Flint Hills:
A Physiographic Region of Kansas

By Andy Holt
Field Geomorphology
Fall 2007


Flint Hills Along Highway 150 Near Highway 50
Image provided by Terry G. Holt

Table of Contents

Introduction
Geomorphology
Geologic Timeline
Climate
Land Use
Methodology
Conclusions
References

Introduction

The Flint Hills is a physiographic region of Kansas known for its chert rich limestone which makes it highly resistant to weathering. This region spans across twenty counties from Marshall and Washington counties in the north and continues down south into Oklahoma where it is known as the Osage Hills (Figure 1). The width of the Flint Hills varies from 50-160 km (National Park Service). The topographic area has a range in elevation from 500 m to 350 m with local relief varying as much as 100 m. Perennial rivers such as the Walnut, Cottonwood, and Verdigris have incised down into the local bedrock. The bedrock of the region, mainly limestone and shale beds, were initially laid down during the Permian Period approximately 250-290 million years ago (Aber, 3). At that time, Kansas was under a shallow inland seaway known as the Permian Sea. Due to the interbedding of the limestones and shales, the area has weathered to reveal what is characterized as "layer-cake" or "bench and slope" topography. A large portion of the area today is used as ranch land and it is also home of the Tallgrass Prairie National Preserve. The Tallgrass Prairie National Preserve is home to North America's largest native tallgrass prairie.



Figure 1: The Physiographic Regions of Kansas
Image taken from Kansas Physiographic Regions: James S. Aber
Modified by Andy Holt

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Geomorphology

The Flint Hills are characterized by rolling hills topped with weather resistant chert. The chert is believed to have come from the local region. Much of the chert is exposed through weathering of the cherty limestone beds. Some exotic quartzite pebbles have been found in the chert gravels atop hills. These pebbles are believed to have been transported from the High Plains physiographic region out in western Kansas and/or the Rocky Mountains of Colorado (Aber, 3 and 4). The hills are usually found topped with thin soils with concave slopes. The interbedding of the limestones and shales provides for a "bench and slope" topography. The limestone is resistant to weathering and forms a cap. Eventually, sections of the limestone are weathered away to expose the underlying shale. The shale erodes relatively quickly, and exposes the next limestone layer. In some areas evaporates, such as salt or gypsum, can be found. These formations were created as the Permian Sea dried up and precipitated out the minerals it had in solution.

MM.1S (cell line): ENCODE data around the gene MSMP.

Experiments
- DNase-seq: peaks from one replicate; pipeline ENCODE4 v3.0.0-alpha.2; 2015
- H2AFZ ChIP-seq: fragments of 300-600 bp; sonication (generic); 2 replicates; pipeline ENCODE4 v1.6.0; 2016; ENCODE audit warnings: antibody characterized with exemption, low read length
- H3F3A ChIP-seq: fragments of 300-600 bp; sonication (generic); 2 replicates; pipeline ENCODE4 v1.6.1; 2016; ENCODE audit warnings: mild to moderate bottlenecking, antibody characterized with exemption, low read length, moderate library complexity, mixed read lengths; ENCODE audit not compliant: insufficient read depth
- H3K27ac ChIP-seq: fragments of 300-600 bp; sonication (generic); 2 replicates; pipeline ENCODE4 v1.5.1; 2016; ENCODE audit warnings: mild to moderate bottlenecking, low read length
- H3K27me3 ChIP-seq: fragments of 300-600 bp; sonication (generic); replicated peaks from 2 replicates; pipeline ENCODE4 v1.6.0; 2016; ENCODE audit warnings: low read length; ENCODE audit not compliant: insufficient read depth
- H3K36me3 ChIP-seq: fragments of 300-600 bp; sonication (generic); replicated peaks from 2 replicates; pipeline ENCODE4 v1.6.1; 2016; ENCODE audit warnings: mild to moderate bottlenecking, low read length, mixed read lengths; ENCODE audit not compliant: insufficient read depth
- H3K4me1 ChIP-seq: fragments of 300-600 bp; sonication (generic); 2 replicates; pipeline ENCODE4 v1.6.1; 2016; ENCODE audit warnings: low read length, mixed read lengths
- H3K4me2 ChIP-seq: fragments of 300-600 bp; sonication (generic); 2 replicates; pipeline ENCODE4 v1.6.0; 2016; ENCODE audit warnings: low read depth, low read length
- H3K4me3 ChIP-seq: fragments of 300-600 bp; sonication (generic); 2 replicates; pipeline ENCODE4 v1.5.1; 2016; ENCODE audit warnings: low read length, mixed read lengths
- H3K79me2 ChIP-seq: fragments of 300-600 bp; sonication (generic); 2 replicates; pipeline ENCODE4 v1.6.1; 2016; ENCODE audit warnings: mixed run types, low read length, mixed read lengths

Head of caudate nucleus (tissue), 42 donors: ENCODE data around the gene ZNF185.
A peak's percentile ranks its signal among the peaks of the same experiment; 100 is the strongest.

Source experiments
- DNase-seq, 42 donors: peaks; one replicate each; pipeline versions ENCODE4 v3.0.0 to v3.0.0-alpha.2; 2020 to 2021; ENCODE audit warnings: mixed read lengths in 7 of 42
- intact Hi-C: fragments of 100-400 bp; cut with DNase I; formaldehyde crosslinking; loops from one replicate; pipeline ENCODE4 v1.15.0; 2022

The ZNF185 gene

A regional dip from east to west is exhibited by the bedrock. The degree of dip varies from 4 m/km to 8 m/km. Other directional dips to the north, south, and east can be found throughout the area up to rates of 11-15 m/km (Aber, 3). This is representative of the more pronounced hills in the east which slowly give way to a rolling plateau. The eastern facing slopes are found to be at a steeper gradient than the gentler western slopes. Wind plays a role in shaping the landscape, however, the primary method of erosion are the rivers and streams of the area. The Cottonwood and Verdigris among others have incised down into the bedrock. Most channels are steep and have incised down into the limestone with an almost box-like in appearance (Figure 2). The image below demonstrates how the streams and rivers of the Flint Hills follow a box-like pattern. The waterways follow naturally occurring cracks in the bedrock which were formed through folding of the underlying strata (Aber et al.). In areas where shale is the top-most exposed layer, the rivers tend to be more broad.